you end very eloquently about two wrongs not making a right. BUT, obaks has left no choice...accept him or force him out. otherwise, WAIT for another "kenyan liberation". i cynically agree you could be right..maybe we just wait....the democary we so much aspire to may be given to us at some point.

Gathara said...

1) I do not see how I have ducked your question. The political issue is linked to the illegal Kibaki action. We have avenues to deal with those. The looting, rape and killing can be addressed separately since we have avenues of dealing with that too.

2)I have checked the facts and I am convinced he is correct.

3) Stop putting words in my mouth. Let the ODM demonstrate why the courts were legitimate avenues for settling disputes with the gava in December and they have ceased to be so now.

4) What info have I omitted? You are asking me to pre-judge the courts. You make claims about their partiality but have not bothered to provide us with any evidence. The courts have the power to overturn the ECK ruling and that is what we all want.

5)True, any other president could sign. But he would first have to be declared President. You are in a classic catch-22. Why would Odinga negotiate once he is President? Isn't that his objective?

Finally, what makes you think we will get justice from Raila once we depose Obaks? Did we get it from Kibaki when we chucked Mo1? Unless we change the system, then simply switching leaders will take us nowhere. We can chose to go the revolutionary way to do so. Ignore the current laws and rip up the constitution. My feeling is that that in that case the cure would probably be worse than the disease.

Anonymous said...

on 1, 2 i see no need to disagree further.
on 3) that conditionality does not hold from basic logic. eg, if i am against murder, and a hostage taker tells me to kill one hostage so he can release two others, i may hold on to my principle. however, if he said, kill one and all the 300 children are released, i guess i would kill rather than 300 be killed. so context counts, conditionality out the window. insisting that both contexts are similar and requiring of similar approaches is not convincing to me.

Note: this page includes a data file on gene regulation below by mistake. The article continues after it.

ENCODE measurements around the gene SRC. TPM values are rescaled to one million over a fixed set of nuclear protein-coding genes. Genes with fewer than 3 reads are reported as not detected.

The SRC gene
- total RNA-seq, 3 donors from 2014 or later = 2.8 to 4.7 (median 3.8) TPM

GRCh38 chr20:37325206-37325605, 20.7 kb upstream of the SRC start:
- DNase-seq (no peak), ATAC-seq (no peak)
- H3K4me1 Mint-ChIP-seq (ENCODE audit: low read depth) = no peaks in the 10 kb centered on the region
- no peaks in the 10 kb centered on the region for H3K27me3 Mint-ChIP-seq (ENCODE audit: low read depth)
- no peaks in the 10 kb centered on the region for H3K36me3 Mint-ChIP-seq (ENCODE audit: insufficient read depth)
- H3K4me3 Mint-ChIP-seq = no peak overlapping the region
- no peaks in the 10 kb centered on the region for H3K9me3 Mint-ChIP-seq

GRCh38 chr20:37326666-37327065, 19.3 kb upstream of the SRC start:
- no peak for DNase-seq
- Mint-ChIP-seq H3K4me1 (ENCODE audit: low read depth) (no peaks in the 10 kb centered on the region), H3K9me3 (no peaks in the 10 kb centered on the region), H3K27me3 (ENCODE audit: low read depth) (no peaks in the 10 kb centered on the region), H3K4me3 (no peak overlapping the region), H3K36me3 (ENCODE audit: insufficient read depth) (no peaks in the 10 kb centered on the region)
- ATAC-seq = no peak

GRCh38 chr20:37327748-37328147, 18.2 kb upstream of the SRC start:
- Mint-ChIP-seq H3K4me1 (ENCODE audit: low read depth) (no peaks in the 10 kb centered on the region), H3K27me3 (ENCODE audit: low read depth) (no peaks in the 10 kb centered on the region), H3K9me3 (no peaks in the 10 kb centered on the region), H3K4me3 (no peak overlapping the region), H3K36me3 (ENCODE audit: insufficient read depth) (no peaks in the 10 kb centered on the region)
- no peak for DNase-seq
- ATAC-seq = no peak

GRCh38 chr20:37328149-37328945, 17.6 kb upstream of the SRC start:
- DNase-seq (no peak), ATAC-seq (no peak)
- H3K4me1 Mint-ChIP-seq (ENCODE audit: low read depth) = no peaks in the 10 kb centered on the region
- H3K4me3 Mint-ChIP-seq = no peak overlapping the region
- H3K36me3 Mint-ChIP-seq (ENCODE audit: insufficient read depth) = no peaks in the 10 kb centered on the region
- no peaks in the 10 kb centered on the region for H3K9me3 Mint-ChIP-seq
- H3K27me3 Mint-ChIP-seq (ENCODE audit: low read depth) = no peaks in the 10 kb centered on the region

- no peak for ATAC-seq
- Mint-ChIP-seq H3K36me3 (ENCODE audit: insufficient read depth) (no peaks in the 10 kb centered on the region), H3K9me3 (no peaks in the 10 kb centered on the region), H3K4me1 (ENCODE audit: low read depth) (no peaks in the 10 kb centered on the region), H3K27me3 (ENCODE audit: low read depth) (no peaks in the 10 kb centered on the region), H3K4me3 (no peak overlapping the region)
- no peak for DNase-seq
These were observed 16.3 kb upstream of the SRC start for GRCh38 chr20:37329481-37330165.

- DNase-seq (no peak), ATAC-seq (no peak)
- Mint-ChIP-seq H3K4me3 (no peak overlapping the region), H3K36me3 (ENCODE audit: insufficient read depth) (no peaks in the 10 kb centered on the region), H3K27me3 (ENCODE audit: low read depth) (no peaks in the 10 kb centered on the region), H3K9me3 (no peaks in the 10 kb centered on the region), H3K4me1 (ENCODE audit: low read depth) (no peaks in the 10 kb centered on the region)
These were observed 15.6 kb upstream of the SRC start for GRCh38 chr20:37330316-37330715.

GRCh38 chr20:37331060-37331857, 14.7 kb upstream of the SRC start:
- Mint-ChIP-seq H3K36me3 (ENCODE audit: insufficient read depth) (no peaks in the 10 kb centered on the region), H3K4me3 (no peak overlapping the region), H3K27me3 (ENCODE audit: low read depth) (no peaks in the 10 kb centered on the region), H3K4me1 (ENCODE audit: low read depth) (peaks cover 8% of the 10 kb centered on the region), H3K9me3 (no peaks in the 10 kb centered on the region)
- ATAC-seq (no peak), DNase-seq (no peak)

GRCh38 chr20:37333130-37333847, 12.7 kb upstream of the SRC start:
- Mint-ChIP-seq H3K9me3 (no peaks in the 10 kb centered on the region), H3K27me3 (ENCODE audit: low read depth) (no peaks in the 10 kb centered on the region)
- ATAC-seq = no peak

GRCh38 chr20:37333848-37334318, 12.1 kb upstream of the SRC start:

0n 4) sounds good not to pre-judge the courts, BUT you shall wait till jesus returns for an impartial judgment on the "presidency". case of unfounded optimism over experience! i think only you, martha karua, wako believe the courts can overturn obaks presidency.
5) this is not about raila replacing obaks. this is about "terminating blatant disenfranchisement of the highest ordre"; its about transformation; its not thatbrai8la will deliver, but we chart it all out so that even raila replaces obaks under very clear path towards a new constitutional order, with all caveats and relevant clauses for failsafe. the culture of individuals must be guraded against with the smartest frameworks possible. dont see a guard change, rather its a momemtous opportunity to usher in a new kenya with an internationally brokered pathway that even raila will not wiggle out of. raila is not our future, but "fodder to expend", for lack of better words. if we dont see the bigger picture, we are forced to ur option of retaining obaks as the lesser evil. i think that will be a missed opp.

Anonymous said...

5) i think garth in this case we will be creative. do not go against human rights, but have deals outside the current constitutional framework eg courts to challenge obaks. create what we need out of this quagmire, and then go to legitimize it either through our courts or parlia, a necessarry 'rubber stamp" as a means to cease the moment and transform.

Gathara said...


Raila, during his interview on BBC's Hardtalk yesterday, said he is willing to join a transitional arrangement that would

1) recognise Kibaki as President still in his first term and
2) create conditions for an independent forensic audit and retallying of the ballots or put in place a truly independent ECK to organise a re-run of the Presidential election.

Most importantly, he said he would abide by the results even in the unlikely event that a retallying showed a Kibaki win.

I think there is still an opportunity to salvage the nation and even to make the necessary constitutional changes that would enable us to emerge from the crisis as a stronger democracy.